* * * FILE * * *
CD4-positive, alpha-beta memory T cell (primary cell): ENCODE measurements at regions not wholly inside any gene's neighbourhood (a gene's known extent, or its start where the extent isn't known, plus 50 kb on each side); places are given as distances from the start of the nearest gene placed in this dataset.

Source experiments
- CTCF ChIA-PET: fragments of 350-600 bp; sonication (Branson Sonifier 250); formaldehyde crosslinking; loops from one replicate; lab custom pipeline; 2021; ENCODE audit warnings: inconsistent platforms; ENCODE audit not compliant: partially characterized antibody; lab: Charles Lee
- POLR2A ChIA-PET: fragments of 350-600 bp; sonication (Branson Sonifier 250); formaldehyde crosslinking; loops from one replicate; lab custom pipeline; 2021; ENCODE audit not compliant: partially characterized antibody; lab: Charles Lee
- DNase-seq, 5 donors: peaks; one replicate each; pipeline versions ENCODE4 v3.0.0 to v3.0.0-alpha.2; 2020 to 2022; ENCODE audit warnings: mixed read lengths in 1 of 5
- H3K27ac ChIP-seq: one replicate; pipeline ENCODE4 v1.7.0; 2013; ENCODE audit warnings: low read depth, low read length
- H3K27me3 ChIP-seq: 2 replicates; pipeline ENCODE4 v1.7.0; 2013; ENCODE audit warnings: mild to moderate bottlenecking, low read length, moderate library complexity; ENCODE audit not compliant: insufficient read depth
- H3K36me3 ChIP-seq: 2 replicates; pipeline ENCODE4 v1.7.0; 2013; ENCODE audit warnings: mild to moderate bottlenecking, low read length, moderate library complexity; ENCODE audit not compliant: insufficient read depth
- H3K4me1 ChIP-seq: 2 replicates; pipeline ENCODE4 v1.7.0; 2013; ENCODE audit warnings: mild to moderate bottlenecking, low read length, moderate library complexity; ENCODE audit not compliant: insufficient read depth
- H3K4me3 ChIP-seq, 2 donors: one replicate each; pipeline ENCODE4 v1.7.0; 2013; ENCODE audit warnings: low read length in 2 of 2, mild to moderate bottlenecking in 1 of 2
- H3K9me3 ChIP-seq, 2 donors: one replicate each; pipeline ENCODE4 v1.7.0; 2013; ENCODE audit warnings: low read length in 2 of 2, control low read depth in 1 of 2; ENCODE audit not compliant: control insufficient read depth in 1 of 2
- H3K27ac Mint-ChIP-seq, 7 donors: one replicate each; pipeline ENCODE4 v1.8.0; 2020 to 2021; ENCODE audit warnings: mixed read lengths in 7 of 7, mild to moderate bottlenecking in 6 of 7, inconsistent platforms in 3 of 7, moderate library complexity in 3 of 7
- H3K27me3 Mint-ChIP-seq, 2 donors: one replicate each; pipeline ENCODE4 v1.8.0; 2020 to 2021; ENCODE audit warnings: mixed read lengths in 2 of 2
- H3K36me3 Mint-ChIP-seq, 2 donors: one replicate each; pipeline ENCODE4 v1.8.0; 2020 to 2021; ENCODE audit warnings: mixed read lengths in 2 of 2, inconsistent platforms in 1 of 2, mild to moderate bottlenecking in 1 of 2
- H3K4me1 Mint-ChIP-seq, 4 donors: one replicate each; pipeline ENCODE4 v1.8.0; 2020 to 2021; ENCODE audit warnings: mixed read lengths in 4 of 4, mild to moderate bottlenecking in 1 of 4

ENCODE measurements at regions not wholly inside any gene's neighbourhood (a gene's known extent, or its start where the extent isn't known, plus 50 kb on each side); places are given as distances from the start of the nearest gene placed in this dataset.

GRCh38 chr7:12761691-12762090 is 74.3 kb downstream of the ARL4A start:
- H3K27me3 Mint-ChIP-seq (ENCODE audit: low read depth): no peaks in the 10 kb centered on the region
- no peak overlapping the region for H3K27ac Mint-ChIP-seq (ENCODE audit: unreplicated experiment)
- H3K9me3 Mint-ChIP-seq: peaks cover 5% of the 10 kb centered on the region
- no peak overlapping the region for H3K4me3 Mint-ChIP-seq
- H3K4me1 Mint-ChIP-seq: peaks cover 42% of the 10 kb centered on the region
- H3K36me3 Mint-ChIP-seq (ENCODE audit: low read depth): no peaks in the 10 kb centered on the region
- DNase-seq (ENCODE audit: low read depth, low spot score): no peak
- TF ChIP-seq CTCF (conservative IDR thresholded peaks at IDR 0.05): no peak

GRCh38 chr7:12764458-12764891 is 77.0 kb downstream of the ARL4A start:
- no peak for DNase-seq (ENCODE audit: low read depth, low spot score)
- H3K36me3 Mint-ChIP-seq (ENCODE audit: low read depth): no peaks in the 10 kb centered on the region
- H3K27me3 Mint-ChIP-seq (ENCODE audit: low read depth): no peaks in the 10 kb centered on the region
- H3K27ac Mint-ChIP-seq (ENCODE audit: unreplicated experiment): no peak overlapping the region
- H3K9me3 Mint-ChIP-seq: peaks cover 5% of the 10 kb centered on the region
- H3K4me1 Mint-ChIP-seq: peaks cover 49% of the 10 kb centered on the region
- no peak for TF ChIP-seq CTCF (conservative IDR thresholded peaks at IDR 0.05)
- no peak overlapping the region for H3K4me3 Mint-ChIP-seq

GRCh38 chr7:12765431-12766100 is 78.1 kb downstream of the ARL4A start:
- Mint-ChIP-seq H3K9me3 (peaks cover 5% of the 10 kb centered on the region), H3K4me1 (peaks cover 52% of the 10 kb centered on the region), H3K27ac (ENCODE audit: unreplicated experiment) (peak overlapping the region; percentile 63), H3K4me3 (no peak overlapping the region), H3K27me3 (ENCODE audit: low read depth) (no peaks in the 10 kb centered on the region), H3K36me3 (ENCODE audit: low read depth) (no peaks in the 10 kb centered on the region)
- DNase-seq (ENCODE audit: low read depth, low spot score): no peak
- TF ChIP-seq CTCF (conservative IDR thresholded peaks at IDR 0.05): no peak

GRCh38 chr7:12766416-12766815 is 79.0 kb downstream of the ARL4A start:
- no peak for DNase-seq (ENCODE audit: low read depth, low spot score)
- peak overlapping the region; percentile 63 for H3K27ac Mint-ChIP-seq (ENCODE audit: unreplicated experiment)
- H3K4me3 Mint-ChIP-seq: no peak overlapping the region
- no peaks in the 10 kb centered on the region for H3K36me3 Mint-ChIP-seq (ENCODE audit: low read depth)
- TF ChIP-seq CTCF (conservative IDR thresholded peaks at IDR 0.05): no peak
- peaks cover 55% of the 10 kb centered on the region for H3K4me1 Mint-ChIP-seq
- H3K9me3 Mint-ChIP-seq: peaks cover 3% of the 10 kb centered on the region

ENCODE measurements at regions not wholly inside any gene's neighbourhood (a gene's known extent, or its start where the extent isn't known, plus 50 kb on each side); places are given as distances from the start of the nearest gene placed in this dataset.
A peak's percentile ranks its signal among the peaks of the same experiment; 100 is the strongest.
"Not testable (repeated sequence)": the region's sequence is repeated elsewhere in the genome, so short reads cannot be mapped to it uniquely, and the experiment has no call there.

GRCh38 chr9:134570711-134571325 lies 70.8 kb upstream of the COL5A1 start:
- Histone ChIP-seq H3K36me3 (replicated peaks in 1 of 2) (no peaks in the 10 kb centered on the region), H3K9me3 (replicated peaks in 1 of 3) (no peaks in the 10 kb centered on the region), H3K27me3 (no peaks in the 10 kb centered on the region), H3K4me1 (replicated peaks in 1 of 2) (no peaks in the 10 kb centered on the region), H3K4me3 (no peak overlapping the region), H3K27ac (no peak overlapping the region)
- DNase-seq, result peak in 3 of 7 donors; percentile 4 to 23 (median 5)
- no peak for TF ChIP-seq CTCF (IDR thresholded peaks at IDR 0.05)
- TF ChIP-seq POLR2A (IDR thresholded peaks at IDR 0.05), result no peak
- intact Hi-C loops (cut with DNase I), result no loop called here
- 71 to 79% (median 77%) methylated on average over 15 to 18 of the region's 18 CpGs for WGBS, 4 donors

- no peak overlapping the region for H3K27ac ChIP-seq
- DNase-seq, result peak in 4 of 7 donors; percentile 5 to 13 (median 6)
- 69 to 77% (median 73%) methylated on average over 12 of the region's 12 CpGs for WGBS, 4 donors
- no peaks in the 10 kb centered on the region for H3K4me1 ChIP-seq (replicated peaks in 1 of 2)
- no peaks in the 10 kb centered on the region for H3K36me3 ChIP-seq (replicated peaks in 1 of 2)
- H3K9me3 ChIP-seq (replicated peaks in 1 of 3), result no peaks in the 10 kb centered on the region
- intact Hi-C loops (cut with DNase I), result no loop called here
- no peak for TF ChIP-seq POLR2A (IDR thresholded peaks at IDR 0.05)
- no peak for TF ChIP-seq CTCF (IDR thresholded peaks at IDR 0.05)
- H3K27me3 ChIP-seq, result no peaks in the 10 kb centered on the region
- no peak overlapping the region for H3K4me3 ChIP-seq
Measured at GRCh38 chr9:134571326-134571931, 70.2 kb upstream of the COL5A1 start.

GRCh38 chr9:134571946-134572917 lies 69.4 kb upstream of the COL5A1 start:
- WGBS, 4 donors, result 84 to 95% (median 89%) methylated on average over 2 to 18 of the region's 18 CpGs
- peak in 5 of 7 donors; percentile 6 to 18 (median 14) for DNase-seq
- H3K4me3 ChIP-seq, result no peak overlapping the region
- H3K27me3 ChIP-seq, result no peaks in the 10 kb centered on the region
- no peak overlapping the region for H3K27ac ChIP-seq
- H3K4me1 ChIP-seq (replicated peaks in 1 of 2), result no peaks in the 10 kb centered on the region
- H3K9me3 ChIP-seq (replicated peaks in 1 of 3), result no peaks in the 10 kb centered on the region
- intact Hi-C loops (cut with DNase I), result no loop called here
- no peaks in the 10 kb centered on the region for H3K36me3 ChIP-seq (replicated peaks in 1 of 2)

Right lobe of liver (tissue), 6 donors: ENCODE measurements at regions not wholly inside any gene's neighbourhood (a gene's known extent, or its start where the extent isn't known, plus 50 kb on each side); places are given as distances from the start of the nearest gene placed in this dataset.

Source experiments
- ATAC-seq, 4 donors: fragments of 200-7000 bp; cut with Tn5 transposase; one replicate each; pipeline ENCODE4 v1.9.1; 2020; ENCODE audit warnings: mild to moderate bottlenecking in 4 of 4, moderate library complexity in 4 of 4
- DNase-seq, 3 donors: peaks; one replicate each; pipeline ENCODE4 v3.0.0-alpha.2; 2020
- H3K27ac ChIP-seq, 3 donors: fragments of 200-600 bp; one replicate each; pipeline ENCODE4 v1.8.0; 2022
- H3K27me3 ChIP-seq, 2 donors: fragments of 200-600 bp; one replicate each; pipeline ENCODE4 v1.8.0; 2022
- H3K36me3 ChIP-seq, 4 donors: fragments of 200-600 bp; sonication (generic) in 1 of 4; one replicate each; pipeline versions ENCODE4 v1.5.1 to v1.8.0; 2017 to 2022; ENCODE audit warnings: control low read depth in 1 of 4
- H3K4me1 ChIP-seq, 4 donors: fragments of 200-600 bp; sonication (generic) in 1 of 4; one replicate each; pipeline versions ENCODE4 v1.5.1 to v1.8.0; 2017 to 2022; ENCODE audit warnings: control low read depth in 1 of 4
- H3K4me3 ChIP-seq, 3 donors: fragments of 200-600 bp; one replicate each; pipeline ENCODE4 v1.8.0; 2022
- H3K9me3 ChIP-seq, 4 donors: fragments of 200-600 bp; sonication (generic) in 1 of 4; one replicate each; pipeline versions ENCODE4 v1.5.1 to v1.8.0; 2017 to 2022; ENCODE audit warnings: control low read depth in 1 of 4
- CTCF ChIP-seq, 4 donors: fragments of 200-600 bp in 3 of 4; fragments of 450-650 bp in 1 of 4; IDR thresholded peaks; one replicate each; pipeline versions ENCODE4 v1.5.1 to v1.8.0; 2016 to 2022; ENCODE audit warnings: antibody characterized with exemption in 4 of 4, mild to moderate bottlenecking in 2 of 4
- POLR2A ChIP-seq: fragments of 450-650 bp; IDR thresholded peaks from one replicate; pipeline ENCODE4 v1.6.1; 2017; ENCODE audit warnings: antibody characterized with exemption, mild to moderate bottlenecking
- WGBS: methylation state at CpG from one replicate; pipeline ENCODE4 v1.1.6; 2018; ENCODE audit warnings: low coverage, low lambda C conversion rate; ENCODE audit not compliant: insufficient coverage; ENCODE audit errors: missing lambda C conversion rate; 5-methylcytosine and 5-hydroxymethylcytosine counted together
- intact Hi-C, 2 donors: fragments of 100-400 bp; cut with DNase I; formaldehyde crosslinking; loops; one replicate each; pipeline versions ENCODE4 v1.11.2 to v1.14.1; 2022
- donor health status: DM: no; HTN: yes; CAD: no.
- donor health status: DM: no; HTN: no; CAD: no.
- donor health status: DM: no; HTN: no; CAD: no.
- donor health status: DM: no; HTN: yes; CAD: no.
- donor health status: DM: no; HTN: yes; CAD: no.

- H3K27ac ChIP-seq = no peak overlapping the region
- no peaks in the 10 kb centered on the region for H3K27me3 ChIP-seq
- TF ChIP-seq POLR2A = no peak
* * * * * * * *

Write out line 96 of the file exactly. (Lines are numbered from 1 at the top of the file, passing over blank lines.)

- donor health status: DM: no; HTN: yes; CAD: no.